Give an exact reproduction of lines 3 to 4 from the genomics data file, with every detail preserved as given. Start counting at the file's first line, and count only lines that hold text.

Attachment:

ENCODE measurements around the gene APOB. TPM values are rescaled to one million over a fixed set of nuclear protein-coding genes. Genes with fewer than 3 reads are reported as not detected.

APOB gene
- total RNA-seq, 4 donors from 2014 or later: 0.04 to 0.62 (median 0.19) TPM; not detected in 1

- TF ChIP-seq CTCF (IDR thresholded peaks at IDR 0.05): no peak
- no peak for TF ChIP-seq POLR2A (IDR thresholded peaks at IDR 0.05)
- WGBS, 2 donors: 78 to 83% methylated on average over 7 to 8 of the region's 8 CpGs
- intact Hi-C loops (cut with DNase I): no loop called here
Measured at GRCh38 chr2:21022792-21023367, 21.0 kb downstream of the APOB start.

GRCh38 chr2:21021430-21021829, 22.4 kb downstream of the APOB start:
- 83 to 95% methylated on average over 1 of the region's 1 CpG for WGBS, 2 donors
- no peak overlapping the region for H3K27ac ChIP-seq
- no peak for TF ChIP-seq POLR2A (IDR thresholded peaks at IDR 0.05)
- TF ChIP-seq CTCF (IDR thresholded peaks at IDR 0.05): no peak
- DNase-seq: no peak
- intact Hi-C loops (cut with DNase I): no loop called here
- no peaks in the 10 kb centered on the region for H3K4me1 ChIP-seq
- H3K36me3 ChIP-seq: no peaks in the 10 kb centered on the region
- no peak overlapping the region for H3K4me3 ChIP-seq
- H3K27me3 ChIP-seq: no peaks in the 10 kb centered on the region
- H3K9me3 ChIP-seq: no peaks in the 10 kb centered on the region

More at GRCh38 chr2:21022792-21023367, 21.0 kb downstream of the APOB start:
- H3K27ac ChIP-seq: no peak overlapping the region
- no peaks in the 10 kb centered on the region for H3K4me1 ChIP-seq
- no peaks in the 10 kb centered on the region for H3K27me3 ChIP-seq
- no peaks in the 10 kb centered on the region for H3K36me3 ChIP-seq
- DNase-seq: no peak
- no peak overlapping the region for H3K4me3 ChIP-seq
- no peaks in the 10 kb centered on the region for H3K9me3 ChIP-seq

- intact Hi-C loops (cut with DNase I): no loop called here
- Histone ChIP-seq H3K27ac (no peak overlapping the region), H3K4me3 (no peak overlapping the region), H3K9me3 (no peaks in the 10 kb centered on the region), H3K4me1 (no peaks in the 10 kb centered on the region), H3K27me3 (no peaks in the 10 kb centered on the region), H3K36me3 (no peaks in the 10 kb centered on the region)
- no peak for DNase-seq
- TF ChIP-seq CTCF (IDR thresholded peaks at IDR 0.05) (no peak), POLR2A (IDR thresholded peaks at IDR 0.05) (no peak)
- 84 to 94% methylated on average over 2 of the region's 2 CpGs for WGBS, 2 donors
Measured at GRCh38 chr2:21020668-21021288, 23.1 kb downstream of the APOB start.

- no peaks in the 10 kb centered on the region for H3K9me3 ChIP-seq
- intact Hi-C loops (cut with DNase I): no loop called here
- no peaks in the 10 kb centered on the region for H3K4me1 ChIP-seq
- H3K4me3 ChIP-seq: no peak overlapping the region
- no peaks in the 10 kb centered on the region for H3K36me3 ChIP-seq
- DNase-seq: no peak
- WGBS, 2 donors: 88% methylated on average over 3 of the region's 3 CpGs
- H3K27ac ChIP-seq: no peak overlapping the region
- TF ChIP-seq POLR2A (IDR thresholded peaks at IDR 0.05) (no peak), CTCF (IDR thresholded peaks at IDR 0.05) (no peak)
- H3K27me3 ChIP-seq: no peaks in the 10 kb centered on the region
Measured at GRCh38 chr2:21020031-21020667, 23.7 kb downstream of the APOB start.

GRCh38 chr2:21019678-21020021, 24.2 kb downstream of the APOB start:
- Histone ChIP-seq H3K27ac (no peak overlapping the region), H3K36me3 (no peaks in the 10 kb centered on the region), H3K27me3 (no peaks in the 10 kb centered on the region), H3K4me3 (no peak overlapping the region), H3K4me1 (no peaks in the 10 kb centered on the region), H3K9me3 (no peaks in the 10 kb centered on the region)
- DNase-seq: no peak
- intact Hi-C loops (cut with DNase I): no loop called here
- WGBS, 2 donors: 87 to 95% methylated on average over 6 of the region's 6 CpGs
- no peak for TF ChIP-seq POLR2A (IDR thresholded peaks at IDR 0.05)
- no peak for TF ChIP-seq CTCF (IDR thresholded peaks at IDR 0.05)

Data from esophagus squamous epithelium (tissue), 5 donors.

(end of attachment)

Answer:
- total RNA-seq, 4 donors from 2014 or later: 0.04 to 0.62 (median 0.19) TPM; not detected in 1

- TF ChIP-seq CTCF (IDR thresholded peaks at IDR 0.05): no peak